The effectiveness of photolithography depends on the alignment of the substrate to be processed with respect to the mask used in the optical exposure. Unfortunately, misalignments always occur, due to various causes. The maximum error in alignment is called edge placement error, usually indicated with the acronym EPE; EPE should be smaller than one-fourth of the critical dimension [14].

In the case of the Vertical Interconnect Access, alignment errors entail a reduction of the section in contact with the underlying metallic layer, with a consequent increase in resistivity and a deterioration of performance.

The need for eliminating the edge placement errors of top-down processing has led to an increasing demand for development of bottom-up approaches, which enable self-alignment and avoid going through the numerous steps of traditional (top-down) nanopatterning techniques.

One of such bottom-up approaches, that has gained more and more attention in the last two decades, is the area selective atomic layer deposition (AS-ALD).

ALD is a deposition technique which allows to grow thin films on solid surfaces in a bottom-up fashioned way, building them bottom-up layer-by-layer, with promising and unique capabilities for sub 45 nm CMOS technology [16].

14 A deposition technique is said area-selective when it aims to limit the deposition to some specific areas of interest, in such a way that the substrate is prevented to be fully coated.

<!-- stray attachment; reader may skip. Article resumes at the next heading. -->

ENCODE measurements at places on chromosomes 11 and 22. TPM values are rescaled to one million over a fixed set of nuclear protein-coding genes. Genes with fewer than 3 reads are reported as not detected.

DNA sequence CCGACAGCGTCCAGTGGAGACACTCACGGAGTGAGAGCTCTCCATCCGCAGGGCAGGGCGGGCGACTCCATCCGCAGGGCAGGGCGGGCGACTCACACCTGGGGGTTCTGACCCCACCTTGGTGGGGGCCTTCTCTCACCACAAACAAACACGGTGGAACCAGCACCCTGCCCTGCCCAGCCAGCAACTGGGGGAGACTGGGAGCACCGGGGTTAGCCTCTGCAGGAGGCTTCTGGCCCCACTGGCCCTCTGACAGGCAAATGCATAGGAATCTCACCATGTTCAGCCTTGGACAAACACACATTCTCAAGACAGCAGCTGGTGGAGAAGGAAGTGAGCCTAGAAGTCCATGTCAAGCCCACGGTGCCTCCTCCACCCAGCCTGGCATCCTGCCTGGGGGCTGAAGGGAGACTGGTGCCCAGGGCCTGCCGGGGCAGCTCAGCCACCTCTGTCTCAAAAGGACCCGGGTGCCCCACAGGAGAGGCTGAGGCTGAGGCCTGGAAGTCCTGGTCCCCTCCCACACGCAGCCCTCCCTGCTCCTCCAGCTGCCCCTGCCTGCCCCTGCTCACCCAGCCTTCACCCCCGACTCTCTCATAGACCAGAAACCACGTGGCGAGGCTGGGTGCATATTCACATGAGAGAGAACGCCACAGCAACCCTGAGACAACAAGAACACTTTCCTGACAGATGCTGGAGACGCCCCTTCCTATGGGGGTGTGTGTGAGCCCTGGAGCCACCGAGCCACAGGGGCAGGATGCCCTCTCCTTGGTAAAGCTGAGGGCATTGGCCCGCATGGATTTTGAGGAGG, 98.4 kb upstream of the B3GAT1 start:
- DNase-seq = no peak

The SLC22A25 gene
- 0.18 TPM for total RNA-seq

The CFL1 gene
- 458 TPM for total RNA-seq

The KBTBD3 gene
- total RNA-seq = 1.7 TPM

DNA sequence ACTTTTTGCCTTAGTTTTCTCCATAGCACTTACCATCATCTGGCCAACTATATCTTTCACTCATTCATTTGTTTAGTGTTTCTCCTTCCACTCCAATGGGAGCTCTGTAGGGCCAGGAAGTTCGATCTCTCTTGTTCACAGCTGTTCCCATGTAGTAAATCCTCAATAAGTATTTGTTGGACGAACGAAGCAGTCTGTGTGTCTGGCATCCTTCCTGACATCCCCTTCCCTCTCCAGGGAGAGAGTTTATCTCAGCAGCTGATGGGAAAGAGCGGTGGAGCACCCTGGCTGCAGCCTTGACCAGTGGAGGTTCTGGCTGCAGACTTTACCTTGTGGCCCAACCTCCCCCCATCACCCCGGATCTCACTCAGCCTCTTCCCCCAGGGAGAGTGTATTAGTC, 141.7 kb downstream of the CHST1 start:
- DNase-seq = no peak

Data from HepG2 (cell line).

The locations where the deposition should and should not take place are usually referred to as growth and non-growth areas respectively.

The disruptive potential of AS-ALD in aligning two materials on top of each other is shown in figure 1.6, where there is a comparison with a conventional patterning pathway which makes use of lithography and etching [14]. Both ALD and area-selectivity, however, will be thoroughly discussed in chapter 2.

Figure 1.6: (a) conventional patterning pathway, which consists of film deposition, lithography and etching;

(b) area-selective atomic layer deposition, that enables self-alignment by making the deposition occur only where it is required [14].

The edge placement error is not the only problem that arises during VIA fabrication. During the filling of the VIA, in fact, the usage of traditional top-down deposition techniques may provoke the formation of defects, which obviously deteriorate the properties of the metal [17].

The most common examples of such defects are the so-called voids and seams, which are respectively represented in figure 1.7 (b) and (c). Basically, both voids and seams are gaps which develop as result of incomplete/irregular filling, interrupting the continuity of the

15 metal; the only difference between voids and seams is the shape of the gap, which is in any case located in the center of the VIA channel.

Once again, the usage of a bottom-up approach could be the solution to the problem: the area selective ALD technique turns out to be the right strategy to not simply mitigate, but even eliminate the incomplete filling defects, since it builds structures layer-by-layer and permits to reach a good fill, like shown in fig 1.7 (a).

Figure 1.7: VIA filling.

(a) Good VIA filling; (b) void formation during VIA filling; (c) seam formation during VIA filling [4].


In document Passivation of metals (Co, Cu) with Self-Assembled Monolayers for area-selective Atomic Layer Deposition (Page 36-41)